Brown, Ron & Jean

Ron & Jean Brown

 Jean and Ron came to St. Paul's when they moved to Oakville in 1969 along with their five children. The children joined the Sunday school and Ron and Jean immediately joined the choir.  Why the choir? 

Not only do they like to sing but they felt it was the best way to get to know the people in the church and it also gave them an opportunity to spend one night together in the evening, as Ron was often traveling with his job.  Ron continued to run his business until this year, when they sold their home and moved to a retirement residence. During this total period of time, Jean was his secretary and looked after any office duties.
They still had time for their family and for their church. Jean was in the UCW (United Church Women) and, when needed, she would make a casserole for someone. Jean is also our "button collector" and she had a booth at the St. Paul's annual bazaar every year selling buttons.
Ron found time to be a clerk of session, to serve on our board for many years, and was a part of the Ministry & Personnel committee and Property committee. During his time on property, he remembers special times, like when he played a major role in the removal of the steeple from our roof and when he was involved with having the installation of the new entry and new doors on the west side of the church. He was also one of the security people who checked the church once a week in the evening to make sure it was locked up tight.
If  there's any sort of a problem, it seems we've always called on Ron. He has looked after proper maintenance of our yard equipment. He and Don Cox have looked after upgrading much of the electrical, and he played a huge role in setting up the sound system.
He and Jean were very involved when we brought refugees from Vietnam to Oakville, a family with ten children. They met them at the airport and had a standing appointment every Saturday, along with an interpreter, to go and see what things were needed.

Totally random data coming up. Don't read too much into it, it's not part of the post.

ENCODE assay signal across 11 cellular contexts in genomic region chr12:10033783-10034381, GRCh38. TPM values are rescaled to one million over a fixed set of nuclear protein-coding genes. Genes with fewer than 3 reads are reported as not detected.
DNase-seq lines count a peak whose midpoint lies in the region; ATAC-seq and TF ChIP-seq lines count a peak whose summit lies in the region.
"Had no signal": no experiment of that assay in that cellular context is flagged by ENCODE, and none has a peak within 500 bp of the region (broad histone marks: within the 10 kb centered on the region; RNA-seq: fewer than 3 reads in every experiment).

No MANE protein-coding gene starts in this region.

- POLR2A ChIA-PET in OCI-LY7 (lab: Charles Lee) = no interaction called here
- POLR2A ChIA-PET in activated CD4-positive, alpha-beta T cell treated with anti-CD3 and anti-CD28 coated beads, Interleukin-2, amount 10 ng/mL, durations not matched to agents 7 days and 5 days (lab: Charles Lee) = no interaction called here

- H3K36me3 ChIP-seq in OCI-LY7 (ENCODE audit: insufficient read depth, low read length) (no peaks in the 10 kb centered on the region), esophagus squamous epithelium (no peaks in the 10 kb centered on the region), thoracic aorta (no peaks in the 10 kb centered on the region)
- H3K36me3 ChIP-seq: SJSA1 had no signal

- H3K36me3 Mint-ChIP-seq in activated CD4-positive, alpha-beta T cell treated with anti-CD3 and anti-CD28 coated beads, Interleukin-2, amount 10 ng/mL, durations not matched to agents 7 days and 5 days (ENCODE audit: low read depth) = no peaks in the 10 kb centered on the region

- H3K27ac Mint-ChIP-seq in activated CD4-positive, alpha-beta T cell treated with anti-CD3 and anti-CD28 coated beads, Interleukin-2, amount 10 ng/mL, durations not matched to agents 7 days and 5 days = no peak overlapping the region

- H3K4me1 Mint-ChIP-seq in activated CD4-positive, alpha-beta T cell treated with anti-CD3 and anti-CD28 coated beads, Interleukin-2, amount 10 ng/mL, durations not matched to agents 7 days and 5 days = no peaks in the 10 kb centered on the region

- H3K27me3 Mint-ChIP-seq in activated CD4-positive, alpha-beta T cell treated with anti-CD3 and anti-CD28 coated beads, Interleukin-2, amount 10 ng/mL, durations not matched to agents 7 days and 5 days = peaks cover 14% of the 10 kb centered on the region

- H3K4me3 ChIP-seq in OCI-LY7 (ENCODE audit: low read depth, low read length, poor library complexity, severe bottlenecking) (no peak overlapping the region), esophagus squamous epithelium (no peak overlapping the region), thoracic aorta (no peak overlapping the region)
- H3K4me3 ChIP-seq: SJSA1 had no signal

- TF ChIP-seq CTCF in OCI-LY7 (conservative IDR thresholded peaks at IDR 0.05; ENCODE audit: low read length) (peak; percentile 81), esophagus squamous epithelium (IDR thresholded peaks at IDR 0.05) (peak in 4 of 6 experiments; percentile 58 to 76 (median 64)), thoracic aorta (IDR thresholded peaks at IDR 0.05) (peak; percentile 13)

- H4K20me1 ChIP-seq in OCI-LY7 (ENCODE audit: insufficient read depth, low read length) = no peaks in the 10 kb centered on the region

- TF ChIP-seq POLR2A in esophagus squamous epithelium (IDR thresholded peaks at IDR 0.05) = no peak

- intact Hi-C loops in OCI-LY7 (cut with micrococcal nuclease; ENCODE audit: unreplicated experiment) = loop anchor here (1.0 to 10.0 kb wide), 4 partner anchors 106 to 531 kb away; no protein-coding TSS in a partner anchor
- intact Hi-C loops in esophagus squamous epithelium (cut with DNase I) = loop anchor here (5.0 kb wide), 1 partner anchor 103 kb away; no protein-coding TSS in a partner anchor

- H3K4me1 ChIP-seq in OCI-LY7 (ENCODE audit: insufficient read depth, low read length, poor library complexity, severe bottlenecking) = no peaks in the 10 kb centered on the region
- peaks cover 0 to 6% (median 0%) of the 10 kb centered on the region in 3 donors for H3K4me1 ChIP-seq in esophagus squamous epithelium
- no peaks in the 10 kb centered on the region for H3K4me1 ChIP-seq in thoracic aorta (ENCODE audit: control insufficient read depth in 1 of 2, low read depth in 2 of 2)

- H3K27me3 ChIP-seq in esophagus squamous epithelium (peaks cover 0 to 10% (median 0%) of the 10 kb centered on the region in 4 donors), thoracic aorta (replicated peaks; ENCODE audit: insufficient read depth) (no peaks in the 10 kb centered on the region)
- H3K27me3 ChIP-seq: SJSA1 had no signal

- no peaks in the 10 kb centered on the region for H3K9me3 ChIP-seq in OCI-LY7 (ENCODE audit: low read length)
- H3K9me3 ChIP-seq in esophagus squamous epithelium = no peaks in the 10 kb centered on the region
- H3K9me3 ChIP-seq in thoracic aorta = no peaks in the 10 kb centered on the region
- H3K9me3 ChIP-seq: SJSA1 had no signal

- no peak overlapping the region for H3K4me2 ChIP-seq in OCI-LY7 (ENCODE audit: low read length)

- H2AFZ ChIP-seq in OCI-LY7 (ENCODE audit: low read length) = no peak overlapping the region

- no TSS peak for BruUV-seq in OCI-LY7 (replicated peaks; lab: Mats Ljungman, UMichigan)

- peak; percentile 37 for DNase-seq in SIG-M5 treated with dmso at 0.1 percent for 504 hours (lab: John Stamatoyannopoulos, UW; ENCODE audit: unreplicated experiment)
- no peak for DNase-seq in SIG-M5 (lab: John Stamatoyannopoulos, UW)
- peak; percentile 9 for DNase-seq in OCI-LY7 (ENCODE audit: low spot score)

Ron worked on two houses that were built near him by Habitat for Humanity, and Jean, along with others from the church, was often involved with making lunches for the workers. 
For over seven years, Ron and Jean oversaw the shoeboxes for Samaritan's Purse that were filled at St. Paul's for children overseas for Christmas.
Needless to say, they not only took time for themselves and their family but for their friends at St. Paul's and for people around the world who were in need.
Recently, Ron and Jean took the time to help a member of our church in need.  THis person has been a widower for several years and has no family except for a nephew.  He since transferred to another church.  Ron saw the need to help this person so he jumped in and took on the power of attorney, helped him clean up the house to sell, and move to an assisted living home. Ron still makes time, taking him for hospital visits or haircuts and seeing that he is well cared for.  Jean used to look after doing laundry and helped with the cleaning up of the house.

Ron and Jean are both well into their eighties and have worked as a team for many years.  They have used their time to offer their gifts to God, the community, and the world.



Farris, Bud


Bud Farris
Bud and Terry Farris came to Oakville in 1971. Before they even found a house, they found their church. While driving down Rebecca Street, they saw St. Paul's United Church and knew they had to buy a home in that area as they were coming from St. Paul's, Halifax. Bud always put church first, maybe even to the detriment of his family. His boys often said "Dad, come golfing with us on Sunday. It's the only free day we have."  He would say "No, I have to go to church". Only once, on his 75th birthday, with one of his sons traveling all the way from out west, did he give in and play golf on a Sunday.